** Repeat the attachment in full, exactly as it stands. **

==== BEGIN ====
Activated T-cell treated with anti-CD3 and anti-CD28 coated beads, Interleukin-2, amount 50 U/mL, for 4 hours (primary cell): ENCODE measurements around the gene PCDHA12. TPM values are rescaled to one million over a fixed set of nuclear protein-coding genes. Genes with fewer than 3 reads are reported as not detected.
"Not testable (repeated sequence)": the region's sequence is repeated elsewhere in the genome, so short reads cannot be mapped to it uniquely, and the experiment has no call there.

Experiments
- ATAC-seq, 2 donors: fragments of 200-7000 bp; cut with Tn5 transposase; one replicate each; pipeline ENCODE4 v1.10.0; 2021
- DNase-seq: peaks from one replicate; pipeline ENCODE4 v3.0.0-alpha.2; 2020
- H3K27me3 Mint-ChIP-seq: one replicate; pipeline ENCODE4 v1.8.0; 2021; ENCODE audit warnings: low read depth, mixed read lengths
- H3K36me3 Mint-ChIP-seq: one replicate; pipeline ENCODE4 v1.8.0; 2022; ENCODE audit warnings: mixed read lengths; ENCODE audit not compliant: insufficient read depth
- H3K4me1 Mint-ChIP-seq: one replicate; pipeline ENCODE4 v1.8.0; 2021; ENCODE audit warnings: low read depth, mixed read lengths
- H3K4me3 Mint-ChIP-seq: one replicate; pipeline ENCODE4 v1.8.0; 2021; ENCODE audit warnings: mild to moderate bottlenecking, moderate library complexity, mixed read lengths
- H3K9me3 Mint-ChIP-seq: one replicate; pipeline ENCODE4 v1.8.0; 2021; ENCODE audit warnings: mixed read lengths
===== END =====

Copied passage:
Activated T-cell treated with anti-CD3 and anti-CD28 coated beads, Interleukin-2, amount 50 U/mL, for 4 hours (primary cell): ENCODE measurements around the gene PCDHA12. TPM values are rescaled to one million over a fixed set of nuclear protein-coding genes. Genes with fewer than 3 reads are reported as not detected.
"Not testable (repeated sequence)": the region's sequence is repeated elsewhere in the genome, so short reads cannot be mapped to it uniquely, and the experiment has no call there.

Experiments
- ATAC-seq, 2 donors: fragments of 200-7000 bp; cut with Tn5 transposase; one replicate each; pipeline ENCODE4 v1.10.0; 2021
- DNase-seq: peaks from one replicate; pipeline ENCODE4 v3.0.0-alpha.2; 2020
- H3K27me3 Mint-ChIP-seq: one replicate; pipeline ENCODE4 v1.8.0; 2021; ENCODE audit warnings: low read depth, mixed read lengths
- H3K36me3 Mint-ChIP-seq: one replicate; pipeline ENCODE4 v1.8.0; 2022; ENCODE audit warnings: mixed read lengths; ENCODE audit not compliant: insufficient read depth
- H3K4me1 Mint-ChIP-seq: one replicate; pipeline ENCODE4 v1.8.0; 2021; ENCODE audit warnings: low read depth, mixed read lengths
- H3K4me3 Mint-ChIP-seq: one replicate; pipeline ENCODE4 v1.8.0; 2021; ENCODE audit warnings: mild to moderate bottlenecking, moderate library complexity, mixed read lengths
- H3K9me3 Mint-ChIP-seq: one replicate; pipeline ENCODE4 v1.8.0; 2021; ENCODE audit warnings: mixed read lengths